Examples of BERT's learned attention patterns.

To employ the fixed attention kernels in your own projects, check out OpenAI's blocksparse library and the accompanying examples the authors have released as open source.

Adaptive Span Transformers

Sainbayar Sukhbaatar, Edouard Grave, Piotr Bojanowski, and Armand Joulin take a different approach to the complexity problem in their work "Adaptive Attention Span in Transformers".  They make a similar observations to the authors of "What Does Bert Look At?" and note that while dense attention allows each head to attend over the full context, many attention heads specialize to only consider local context while others consider the entire available sequence.  They propose leveraging this observation by using a variant of self-attention that allows the model to select it's context size.

Adaptive Masking

The Adaptive Span Transformer accomplishes this by masking the sequence such that the contribution of tokens outside of a learned, per-head context fall off quickly to zero.  The mask (\(M\)) is multiplied with the logits of the softmax operation to zero out certain tokens' contributions to the current hidden state, \(x\), and a hyperparameter \(R\) controls the minimum span size.

$$ M = min(max(\frac{1}{R}(R + z - x), 0), 1)$$

The soft-masking function employed by "Adaptive Attention Span in Transformers". Graphic from the Facebook AI blog post accompanying the paper.

An \(\ell_1\) penalty is applied to the learned z values in order to encourage the model to only use additional context where beneficial.  

Attention Introspection and Empirical Results

With these constraints, most heads elect to focus on <100 characters of context, with only a few select heads (primarily in the later layers of the network) opting to pay the \(\ell_1\) penalty in order to attend to a context of >1000 characters.

Along with clever caching, this penalty on long term context allows the adaptive-span transformer to use attention spans of up to 8k characters for select heads while still keeping the overall computational cost of the model cheap. In addition, performance on benchmarks remains high, reaching 0.98 bits per character on enwiki8 and 1.07 bits per character on the text8 dataset.

However, the variable span sizes aren't ideal in terms of ease of parallelism where we typically want dense, uniformly sized matrices for best performance. Although this method allows a dramatic reduction in the number of FLOPS necessary to compute the forward pass at prediction time, the authors only provide vague performance estimates, stating that the adaptive span implementation allowed for processing context lengths up to 8192 tokens at similar rates to a fixed context size model with 2048 tokens of context.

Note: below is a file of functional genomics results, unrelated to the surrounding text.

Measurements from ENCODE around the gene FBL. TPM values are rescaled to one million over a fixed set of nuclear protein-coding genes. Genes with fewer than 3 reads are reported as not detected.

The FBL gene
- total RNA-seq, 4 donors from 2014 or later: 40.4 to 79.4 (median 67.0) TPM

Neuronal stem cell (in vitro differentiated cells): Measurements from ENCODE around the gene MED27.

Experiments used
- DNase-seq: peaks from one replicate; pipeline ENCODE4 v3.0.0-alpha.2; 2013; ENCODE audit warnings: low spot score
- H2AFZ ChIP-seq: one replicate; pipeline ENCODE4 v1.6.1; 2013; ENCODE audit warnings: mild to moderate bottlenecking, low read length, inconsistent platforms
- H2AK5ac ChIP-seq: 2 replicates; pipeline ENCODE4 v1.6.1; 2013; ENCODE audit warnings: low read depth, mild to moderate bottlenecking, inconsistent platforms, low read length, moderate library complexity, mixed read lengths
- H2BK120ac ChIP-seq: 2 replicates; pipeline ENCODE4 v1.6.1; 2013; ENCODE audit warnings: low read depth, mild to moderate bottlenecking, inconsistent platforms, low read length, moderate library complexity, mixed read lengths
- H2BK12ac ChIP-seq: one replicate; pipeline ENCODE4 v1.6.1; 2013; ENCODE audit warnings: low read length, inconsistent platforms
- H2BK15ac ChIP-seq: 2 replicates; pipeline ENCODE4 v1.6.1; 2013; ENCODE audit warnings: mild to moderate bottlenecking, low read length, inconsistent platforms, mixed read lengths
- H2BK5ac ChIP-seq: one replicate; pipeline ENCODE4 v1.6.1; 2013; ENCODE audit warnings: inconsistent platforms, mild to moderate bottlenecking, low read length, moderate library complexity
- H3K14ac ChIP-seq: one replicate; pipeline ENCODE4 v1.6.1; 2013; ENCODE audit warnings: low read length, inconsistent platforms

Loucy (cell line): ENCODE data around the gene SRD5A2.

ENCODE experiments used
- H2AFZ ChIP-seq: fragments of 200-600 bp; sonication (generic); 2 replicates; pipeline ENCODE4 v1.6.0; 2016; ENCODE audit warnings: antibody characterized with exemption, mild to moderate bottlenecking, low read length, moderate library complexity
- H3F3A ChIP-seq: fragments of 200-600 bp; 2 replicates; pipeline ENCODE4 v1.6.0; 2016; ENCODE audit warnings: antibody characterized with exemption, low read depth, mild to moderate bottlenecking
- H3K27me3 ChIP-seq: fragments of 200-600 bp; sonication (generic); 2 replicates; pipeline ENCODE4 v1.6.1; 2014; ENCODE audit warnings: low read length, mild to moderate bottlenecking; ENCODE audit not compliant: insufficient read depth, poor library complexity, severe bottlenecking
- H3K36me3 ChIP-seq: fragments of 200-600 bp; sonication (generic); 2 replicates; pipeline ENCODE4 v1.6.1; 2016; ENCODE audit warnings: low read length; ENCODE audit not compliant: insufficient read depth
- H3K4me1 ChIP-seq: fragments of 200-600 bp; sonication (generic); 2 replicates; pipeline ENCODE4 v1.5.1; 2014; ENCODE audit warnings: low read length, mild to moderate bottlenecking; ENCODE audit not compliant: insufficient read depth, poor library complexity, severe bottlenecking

Facebook AI Research has also open sourced their work – code and pretrained models are available at github.com/facebookresearch/adaptive-spans.

Transformer-XL

Rather than attempting to make the dense attention operation cheaper,
Zihang Dai, Zhilin Yang, Yiming Yang, Jaime Carbonell, Quoc V. Le, and Ruslan Salakhutdinov opted to take inspiration from RNNs and introduce a recurrence mechanism in addition to the self-attention mechanism in transformers.  Their work "Transformer-XL: Attentive Language Models Beyond a Fixed-Length Context", introduces two novel concepts – a component that feeds the hidden states of previous "segments" as inputs to current segments layers, and a relative position encoding scheme to facilitate this strategy.

Segment Recurrence

With a standard transformer that has fixed context size, handling long inputs requires splitting the input up into chunks (segments) and processing each individually. However, this approach has the limitation that information from prior segments cannot flow to the current token.  This independence is somewhat beneficial in that it allows for the segments to be batch processed efficiently, but if your goal is long-term coherence this is a major limiting factor.

Token attention structure in an auto-regressive transformer with dense attention from the Transformer XL paper.

Transformer-XL overcomes this limitation by enforcing that the segments be processed in series.  After the first segment, tokens in subsequent tokens will always have an immediate context size of 512 tokens, as the previous segments activation are passed as context to subsequent segment's attention operations.  This means that information from \(N\) context size * \(L\) layers away can be propagated to a given token.  Assuming a context size of 640 and a model with 16 layers, the Transformer-XL can theoretically incorporate signal from up to 10,240 tokens away.

Token attention patterns from the Transformer-XL from the original paper.

In order to avoid having to store activations from all previous segments, the author's stop gradients from flowing through to previous segments.

Incorporating Relative Position

Transformer-XL also introduces a novel position encoding scheme they deem "relative position encodings".  Rather than simply treating the networks inputs as a sum of content and absolute position embeddings, each layers attention operation is broken up into a portion that attends based on content and a portion that attends based on relative position – for the 512th token in a chunk to attend to the 511th, the embedding corresponding to relative position -1 is used.

To make the use of relative position encodings tractable, they break up the operation that produces attention weights from the keys and queries. For a typical dense-attention operation, the pre-softmax attention weights can be decomposed as follows: